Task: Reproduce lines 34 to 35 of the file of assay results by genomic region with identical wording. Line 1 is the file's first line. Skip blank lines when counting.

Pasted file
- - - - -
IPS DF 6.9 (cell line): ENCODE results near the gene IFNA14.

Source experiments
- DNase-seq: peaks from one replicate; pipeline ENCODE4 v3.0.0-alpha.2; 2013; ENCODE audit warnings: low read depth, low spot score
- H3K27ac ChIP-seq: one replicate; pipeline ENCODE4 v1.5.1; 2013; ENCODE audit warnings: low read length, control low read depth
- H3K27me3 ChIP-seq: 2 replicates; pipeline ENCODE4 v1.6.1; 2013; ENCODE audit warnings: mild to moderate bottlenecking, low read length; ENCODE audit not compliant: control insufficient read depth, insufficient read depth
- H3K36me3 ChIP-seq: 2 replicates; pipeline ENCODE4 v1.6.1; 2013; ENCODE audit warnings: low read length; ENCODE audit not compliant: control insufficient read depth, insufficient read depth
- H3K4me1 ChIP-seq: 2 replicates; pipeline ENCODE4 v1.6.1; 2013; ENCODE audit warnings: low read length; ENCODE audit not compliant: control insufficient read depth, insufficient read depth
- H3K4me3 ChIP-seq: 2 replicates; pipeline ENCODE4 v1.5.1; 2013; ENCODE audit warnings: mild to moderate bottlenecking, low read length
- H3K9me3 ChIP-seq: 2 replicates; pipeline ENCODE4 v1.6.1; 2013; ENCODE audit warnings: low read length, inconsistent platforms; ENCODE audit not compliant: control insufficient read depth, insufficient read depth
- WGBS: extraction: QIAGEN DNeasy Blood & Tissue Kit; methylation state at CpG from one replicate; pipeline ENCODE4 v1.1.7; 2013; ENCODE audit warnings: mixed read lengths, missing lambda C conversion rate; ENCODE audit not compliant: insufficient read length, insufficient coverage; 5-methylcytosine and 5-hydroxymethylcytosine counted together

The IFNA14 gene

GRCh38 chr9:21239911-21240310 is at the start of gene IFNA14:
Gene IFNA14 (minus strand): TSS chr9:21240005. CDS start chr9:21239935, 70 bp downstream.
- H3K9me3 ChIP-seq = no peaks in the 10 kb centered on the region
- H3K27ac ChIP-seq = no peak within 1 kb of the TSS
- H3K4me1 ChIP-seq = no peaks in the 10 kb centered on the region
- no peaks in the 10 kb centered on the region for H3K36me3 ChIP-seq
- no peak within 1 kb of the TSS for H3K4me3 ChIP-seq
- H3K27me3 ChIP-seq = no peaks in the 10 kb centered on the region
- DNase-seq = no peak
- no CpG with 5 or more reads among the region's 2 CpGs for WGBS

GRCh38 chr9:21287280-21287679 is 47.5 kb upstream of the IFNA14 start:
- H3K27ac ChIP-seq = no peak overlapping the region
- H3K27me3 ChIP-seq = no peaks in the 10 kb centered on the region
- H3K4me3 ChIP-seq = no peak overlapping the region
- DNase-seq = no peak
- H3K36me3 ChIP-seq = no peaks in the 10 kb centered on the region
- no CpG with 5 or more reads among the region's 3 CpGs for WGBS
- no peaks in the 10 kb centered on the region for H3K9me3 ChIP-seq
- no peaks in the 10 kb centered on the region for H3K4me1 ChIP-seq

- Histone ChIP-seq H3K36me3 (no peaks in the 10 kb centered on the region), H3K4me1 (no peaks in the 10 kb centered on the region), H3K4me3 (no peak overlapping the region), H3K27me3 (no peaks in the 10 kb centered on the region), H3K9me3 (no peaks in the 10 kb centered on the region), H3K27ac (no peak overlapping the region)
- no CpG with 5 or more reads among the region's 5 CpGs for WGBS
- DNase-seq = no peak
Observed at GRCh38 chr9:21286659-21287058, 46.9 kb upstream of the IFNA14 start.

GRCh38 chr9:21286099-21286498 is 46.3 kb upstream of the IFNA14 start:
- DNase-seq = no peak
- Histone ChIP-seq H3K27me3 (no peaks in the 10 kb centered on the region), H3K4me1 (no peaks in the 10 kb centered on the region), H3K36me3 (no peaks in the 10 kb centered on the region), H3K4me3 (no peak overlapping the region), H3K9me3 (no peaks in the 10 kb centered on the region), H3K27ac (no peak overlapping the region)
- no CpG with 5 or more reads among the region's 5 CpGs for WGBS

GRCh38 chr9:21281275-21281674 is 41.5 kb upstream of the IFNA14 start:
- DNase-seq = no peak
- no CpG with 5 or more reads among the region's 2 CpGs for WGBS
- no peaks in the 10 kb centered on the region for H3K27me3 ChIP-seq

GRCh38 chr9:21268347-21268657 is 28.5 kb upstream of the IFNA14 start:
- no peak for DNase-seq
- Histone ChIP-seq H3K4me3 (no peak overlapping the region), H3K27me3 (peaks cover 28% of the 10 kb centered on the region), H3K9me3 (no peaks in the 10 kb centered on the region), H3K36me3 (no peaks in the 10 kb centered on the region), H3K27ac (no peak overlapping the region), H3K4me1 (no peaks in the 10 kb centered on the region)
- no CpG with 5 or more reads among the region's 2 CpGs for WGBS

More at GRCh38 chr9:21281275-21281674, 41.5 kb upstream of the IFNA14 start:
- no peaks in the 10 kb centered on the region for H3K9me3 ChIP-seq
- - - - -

Observed at GRCh38 chr9:21286659-21287058, 46.9 kb upstream of the IFNA14 start.

GRCh38 chr9:21286099-21286498 is 46.3 kb upstream of the IFNA14 start: